The diet of crappie is very similar to the diet of other desired pond species, such as bass and bream. This overlap in dietary needs between species is not a problem when the population of crappie in a pond is low.

Beaver activity, such as this dam, can significantly alter the surrounding habitat, for the worse or for the better. (Photo from iStock)
August 29, 2014 - Filed Under: Nuisance Wildlife and Damage Management

By James E. “Jim” Miller
Professor Emeritus, Department of Wildlife Fisheries and Aquaculture
MSU Extension Service

MISSISSIPPI STATE -- The American beaver, the largest native rodent in North America, is an ecosystem engineer, building dams and creating ponds that contribute to plant and animal biodiversity. However, beavers can cause serious property damage and frustrate landowners and managers.

Multiple types of forage can benefit cool-season food plots, but ryegrass can take over, such as in this food plot originally planted with red clover. (Photo courtesy of Bronson Strickland)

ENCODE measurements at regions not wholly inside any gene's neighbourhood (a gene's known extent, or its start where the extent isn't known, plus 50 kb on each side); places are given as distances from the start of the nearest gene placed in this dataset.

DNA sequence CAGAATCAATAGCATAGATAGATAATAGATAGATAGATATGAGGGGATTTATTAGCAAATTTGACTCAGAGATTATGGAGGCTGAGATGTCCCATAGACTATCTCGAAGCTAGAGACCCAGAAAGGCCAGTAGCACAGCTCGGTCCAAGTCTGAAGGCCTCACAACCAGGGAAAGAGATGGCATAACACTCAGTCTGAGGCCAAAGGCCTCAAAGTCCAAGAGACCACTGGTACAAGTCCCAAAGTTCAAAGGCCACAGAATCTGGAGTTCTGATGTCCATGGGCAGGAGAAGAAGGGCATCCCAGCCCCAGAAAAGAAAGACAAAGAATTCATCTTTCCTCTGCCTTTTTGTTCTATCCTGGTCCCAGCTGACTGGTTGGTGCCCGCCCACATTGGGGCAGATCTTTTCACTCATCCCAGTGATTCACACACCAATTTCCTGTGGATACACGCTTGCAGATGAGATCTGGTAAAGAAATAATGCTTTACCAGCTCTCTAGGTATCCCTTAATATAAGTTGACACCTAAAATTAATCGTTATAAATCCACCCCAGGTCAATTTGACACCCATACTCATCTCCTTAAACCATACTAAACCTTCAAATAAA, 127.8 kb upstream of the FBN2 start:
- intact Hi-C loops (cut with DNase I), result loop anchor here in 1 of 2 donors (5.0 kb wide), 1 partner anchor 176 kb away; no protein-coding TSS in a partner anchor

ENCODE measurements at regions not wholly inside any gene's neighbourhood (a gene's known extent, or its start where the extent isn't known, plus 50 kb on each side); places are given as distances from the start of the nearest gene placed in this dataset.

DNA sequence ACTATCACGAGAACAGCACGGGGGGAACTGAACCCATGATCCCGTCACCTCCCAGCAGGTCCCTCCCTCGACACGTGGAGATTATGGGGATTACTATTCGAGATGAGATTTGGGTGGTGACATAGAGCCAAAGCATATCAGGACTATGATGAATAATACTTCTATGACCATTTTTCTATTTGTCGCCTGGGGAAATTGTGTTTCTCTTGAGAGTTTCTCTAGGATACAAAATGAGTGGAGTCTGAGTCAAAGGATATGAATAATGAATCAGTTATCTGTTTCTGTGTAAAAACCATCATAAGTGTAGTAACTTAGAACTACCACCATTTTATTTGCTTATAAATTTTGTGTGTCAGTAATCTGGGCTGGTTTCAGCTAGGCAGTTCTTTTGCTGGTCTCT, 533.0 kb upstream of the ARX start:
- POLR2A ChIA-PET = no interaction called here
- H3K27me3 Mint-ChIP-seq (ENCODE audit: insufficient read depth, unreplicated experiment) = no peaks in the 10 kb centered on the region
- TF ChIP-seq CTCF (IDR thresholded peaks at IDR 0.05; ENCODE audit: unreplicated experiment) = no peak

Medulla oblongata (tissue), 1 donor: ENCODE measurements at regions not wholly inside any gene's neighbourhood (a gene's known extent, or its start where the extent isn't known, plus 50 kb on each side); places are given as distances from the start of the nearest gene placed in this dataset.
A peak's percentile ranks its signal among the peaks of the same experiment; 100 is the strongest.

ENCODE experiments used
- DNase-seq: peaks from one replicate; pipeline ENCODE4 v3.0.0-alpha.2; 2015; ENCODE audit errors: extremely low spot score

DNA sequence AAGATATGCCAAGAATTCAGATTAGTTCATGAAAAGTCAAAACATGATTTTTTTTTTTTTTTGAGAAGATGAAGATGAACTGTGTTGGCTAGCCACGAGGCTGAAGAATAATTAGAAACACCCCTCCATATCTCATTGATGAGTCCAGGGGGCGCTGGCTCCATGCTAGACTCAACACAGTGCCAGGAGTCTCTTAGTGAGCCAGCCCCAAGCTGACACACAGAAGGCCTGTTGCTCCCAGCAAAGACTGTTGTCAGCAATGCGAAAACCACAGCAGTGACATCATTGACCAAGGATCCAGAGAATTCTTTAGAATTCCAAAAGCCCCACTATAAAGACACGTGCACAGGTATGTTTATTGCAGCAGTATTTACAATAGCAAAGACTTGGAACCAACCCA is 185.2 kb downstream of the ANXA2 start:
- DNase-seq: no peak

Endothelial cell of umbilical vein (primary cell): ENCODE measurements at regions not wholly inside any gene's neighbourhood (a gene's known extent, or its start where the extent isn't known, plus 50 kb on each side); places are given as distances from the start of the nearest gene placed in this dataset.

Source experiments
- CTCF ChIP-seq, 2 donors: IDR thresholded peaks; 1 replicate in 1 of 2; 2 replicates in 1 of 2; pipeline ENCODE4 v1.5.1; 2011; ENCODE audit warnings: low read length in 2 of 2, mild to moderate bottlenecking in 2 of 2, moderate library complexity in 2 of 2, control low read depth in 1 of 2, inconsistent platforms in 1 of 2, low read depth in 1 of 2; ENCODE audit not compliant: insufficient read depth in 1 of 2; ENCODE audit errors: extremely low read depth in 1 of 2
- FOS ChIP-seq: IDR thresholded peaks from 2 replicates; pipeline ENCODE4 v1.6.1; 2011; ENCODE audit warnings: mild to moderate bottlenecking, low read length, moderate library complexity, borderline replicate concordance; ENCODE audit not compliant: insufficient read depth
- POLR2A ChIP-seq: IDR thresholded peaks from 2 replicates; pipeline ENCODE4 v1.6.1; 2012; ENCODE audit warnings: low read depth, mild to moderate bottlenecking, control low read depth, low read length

August 22, 2014 - Filed Under: Forages, Environment, Wildlife

As fall approaches, many hunters and landowners begin to turn their attention toward planting cool-season wildlife food plots. If you’re like me, it’s something you enjoy doing, and it’s a good excuse to get outside and play in the dirt.

But while you’re out there having fun, you might as well get the most for your time and money. Here are some often overlooked, but important, tips and suggestions for making the most of your cool-season food plots this fall and winter.

Pintails are among the first ducks to migrate south in the fall, just in time for the start of Mississippi's waterfowl hunting season. (Photo by iStock)
August 15, 2014 - Filed Under: Environment, Wildlife, Waterfowl

MISSISSIPPI STATE -- Every July, waterfowl biologists from the Mississippi Flyway Council, comprised of 14 states and 3 Canadian provinces, look at many factors to predict the total number of ducks available for harvest in the fall flight forecast. Then they use this number to determine the framework of seasons, dates and bag limits for the fall hunting season.

This year we are expected to have an annual fall flight of 49.2 million birds, which is an 8 percent growth in population from last year and 43 percent higher than the long-term average for North American waterfowl.

August 8, 2014 - Filed Under: Environment, Fisheries

MISSISSIPPI STATE -- Largemouth bass are one of the most popular sport fish in Mississippi, and many anglers chase these beasts on the Magnolia State’s medium to large reservoirs every day.

With a little help from the pond owner, though, smaller bodies of water -- one acre and larger -- can also produce trophy bass consistently.